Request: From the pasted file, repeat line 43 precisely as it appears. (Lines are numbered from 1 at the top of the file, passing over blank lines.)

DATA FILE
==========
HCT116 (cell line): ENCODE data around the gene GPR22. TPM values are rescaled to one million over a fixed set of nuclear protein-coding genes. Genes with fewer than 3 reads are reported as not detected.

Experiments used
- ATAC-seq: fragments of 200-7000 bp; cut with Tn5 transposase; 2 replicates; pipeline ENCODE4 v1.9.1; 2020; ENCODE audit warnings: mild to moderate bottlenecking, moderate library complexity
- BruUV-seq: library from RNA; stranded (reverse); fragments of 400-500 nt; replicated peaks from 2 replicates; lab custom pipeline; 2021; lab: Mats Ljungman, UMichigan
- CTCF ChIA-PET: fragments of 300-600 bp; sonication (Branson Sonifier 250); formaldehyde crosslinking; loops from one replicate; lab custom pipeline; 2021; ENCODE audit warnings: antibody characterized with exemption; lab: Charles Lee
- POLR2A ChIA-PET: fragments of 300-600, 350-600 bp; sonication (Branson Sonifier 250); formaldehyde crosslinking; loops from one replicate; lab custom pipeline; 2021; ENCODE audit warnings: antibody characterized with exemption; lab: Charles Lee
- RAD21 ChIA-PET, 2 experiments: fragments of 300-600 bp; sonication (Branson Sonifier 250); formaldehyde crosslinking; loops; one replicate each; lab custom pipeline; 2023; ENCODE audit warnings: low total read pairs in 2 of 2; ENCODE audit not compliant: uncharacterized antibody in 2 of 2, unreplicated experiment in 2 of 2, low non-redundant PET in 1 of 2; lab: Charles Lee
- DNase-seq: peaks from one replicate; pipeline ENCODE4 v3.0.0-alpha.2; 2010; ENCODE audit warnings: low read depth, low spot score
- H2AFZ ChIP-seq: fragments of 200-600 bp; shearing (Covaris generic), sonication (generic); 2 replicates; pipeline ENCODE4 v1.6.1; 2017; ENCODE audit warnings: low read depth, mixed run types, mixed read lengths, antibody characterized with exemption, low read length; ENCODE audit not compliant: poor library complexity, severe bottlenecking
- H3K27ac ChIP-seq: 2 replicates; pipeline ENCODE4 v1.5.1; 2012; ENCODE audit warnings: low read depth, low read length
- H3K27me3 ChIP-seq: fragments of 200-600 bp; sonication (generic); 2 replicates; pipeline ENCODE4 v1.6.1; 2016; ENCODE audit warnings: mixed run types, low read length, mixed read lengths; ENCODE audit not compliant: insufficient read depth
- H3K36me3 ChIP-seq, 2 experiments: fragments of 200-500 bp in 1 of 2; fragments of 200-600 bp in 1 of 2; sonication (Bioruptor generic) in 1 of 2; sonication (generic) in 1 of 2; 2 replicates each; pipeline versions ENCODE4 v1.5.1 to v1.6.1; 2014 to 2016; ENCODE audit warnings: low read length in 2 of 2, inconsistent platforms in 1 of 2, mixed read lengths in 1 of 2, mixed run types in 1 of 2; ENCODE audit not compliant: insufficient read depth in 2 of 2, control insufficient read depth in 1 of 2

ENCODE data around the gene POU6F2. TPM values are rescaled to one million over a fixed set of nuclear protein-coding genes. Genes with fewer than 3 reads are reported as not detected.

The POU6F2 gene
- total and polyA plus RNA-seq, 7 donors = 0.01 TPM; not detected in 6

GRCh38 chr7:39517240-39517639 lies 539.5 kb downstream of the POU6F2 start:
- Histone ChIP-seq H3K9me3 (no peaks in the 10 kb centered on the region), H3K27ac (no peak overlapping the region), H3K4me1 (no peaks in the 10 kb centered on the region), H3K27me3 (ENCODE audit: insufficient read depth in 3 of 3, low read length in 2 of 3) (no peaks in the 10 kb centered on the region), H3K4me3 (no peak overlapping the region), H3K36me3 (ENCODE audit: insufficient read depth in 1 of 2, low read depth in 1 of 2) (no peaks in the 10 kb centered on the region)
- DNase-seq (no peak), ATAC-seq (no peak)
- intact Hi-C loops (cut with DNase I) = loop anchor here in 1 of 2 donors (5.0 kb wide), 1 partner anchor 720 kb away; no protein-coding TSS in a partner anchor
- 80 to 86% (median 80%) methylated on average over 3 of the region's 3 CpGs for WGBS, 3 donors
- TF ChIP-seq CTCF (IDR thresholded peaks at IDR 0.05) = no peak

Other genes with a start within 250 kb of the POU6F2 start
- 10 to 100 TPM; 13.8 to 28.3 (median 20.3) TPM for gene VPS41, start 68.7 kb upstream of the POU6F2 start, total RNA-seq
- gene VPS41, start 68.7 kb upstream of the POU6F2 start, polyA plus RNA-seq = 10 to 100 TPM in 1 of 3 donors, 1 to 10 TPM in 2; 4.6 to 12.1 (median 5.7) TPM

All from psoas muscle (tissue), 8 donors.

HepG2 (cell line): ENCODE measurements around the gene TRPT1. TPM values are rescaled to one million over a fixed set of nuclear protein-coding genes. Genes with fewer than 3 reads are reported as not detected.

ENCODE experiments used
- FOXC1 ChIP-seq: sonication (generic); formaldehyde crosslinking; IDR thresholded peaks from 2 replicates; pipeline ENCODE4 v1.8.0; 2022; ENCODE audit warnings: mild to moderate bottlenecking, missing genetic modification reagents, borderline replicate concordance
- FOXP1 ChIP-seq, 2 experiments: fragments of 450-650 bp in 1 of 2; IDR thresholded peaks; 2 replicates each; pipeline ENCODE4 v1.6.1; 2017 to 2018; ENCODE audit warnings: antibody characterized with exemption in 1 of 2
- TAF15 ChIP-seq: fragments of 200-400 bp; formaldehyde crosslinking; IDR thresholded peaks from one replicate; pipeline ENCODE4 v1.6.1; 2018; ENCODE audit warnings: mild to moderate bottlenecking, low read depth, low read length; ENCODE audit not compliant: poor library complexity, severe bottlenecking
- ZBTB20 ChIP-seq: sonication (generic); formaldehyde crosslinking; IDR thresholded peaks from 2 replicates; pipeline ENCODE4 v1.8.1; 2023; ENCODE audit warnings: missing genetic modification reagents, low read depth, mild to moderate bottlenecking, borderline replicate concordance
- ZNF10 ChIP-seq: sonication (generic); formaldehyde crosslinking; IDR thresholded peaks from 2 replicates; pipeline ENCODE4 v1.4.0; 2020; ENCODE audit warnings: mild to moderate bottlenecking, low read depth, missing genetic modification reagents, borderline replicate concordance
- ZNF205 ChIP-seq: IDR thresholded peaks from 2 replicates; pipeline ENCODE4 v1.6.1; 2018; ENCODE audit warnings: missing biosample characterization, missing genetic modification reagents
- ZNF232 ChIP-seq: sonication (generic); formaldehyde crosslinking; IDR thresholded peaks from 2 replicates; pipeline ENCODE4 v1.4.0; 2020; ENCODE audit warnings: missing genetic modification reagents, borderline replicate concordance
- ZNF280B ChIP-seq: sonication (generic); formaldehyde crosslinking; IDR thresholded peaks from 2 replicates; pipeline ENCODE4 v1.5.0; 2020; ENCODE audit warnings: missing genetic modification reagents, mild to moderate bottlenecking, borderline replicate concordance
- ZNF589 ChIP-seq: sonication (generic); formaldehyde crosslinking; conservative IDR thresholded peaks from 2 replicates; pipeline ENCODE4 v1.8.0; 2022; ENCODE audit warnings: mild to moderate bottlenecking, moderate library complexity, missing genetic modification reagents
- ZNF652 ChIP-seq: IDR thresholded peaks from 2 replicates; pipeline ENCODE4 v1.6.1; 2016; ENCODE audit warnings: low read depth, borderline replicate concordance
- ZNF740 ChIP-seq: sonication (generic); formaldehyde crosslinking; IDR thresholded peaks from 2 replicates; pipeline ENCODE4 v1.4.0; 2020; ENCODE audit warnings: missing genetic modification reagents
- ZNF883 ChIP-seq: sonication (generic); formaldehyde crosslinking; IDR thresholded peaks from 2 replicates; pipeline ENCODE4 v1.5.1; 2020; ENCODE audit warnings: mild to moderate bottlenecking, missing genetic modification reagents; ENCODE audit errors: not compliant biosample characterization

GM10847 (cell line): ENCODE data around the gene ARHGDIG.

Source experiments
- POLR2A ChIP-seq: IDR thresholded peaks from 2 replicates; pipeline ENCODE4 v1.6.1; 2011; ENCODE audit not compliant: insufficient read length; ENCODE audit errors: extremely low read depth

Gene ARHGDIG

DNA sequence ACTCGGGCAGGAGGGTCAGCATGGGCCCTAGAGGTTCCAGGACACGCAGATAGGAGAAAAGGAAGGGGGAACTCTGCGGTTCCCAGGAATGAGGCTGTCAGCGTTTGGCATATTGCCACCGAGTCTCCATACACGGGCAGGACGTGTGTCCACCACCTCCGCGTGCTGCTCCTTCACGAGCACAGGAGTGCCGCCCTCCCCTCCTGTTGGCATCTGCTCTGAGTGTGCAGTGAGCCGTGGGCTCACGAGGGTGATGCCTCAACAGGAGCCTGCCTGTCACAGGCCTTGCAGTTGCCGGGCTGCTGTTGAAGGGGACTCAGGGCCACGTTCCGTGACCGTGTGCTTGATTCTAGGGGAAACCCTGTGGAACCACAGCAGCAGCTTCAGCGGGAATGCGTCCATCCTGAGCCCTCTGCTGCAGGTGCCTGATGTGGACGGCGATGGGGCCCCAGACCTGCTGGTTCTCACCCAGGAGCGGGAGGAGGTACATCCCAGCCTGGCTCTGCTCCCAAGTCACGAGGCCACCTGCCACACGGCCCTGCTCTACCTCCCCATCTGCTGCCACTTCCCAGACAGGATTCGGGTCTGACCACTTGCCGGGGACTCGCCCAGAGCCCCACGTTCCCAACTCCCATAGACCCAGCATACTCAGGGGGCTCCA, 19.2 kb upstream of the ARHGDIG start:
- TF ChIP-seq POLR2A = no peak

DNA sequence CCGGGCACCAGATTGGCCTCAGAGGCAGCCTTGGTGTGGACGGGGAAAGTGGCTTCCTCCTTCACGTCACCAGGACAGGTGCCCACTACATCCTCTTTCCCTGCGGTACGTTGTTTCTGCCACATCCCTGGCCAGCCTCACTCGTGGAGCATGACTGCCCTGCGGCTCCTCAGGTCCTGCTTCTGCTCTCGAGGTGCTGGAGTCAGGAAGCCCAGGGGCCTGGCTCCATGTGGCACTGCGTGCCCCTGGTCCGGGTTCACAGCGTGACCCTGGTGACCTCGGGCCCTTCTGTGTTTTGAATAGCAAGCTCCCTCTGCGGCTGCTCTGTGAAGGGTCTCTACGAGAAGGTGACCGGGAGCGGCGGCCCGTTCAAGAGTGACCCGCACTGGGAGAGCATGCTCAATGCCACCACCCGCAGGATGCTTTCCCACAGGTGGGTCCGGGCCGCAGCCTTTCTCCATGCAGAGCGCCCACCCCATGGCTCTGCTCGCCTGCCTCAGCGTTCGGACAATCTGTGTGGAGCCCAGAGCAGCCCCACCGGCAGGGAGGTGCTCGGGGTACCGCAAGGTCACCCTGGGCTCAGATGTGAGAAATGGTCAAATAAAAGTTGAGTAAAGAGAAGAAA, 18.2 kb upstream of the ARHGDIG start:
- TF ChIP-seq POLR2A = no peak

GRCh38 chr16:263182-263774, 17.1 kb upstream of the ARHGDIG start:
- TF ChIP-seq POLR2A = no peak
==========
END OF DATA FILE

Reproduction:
Gene ARHGDIG